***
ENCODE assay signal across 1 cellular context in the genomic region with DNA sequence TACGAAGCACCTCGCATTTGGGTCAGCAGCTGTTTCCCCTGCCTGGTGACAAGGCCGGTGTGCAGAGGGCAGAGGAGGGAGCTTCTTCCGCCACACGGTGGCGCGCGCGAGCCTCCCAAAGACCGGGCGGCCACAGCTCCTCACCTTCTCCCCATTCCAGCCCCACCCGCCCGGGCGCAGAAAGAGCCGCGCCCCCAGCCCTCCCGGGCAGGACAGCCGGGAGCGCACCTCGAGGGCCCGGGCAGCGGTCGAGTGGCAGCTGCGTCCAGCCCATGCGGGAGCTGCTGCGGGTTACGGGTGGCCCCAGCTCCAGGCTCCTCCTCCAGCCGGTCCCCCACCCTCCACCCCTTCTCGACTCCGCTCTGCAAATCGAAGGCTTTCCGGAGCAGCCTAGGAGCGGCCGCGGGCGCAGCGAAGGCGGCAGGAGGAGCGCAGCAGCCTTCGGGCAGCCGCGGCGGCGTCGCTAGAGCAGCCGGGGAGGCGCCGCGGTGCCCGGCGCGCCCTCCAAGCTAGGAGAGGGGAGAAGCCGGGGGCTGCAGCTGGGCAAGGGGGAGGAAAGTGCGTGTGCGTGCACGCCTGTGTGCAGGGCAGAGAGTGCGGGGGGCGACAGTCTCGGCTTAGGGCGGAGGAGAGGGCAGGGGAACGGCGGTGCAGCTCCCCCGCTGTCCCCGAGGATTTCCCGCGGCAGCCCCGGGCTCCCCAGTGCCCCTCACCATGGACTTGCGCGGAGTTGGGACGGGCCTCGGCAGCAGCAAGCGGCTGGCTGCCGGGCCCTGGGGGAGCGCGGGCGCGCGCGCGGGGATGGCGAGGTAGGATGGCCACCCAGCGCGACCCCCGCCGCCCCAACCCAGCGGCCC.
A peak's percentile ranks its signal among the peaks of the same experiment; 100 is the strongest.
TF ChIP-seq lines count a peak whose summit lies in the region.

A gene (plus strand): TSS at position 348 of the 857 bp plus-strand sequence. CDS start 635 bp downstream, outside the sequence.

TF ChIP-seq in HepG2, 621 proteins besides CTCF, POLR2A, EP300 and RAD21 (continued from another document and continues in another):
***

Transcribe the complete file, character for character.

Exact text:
ENCODE assay signal across 1 cellular context in the genomic region with DNA sequence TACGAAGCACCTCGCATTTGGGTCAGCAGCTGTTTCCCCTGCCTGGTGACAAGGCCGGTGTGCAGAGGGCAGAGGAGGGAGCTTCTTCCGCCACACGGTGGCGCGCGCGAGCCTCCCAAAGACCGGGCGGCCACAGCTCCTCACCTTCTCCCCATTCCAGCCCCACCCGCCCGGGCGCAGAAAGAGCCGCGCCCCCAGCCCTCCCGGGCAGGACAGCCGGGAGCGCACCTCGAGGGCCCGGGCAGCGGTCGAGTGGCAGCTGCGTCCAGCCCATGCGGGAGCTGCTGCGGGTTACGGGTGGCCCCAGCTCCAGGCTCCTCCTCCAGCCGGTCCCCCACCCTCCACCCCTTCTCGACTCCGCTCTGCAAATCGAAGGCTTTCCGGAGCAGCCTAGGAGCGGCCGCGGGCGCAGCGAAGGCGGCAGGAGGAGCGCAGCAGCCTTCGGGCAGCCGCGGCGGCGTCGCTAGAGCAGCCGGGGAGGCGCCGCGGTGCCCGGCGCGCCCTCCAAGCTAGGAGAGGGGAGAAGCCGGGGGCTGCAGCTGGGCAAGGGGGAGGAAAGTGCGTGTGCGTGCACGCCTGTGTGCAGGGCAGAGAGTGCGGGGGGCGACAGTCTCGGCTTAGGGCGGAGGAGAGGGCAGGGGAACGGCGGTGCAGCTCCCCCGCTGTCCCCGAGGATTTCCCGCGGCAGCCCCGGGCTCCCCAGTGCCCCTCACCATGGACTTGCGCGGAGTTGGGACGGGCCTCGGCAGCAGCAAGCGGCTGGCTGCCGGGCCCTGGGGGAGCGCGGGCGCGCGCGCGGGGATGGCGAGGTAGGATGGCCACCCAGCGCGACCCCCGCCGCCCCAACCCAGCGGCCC.
A peak's percentile ranks its signal among the peaks of the same experiment; 100 is the strongest.
TF ChIP-seq lines count a peak whose summit lies in the region.

A gene (plus strand): TSS at position 348 of the 857 bp plus-strand sequence. CDS start 635 bp downstream, outside the sequence.

TF ChIP-seq in HepG2, 621 proteins besides CTCF, POLR2A, EP300 and RAD21 (continued from another document and continues in another):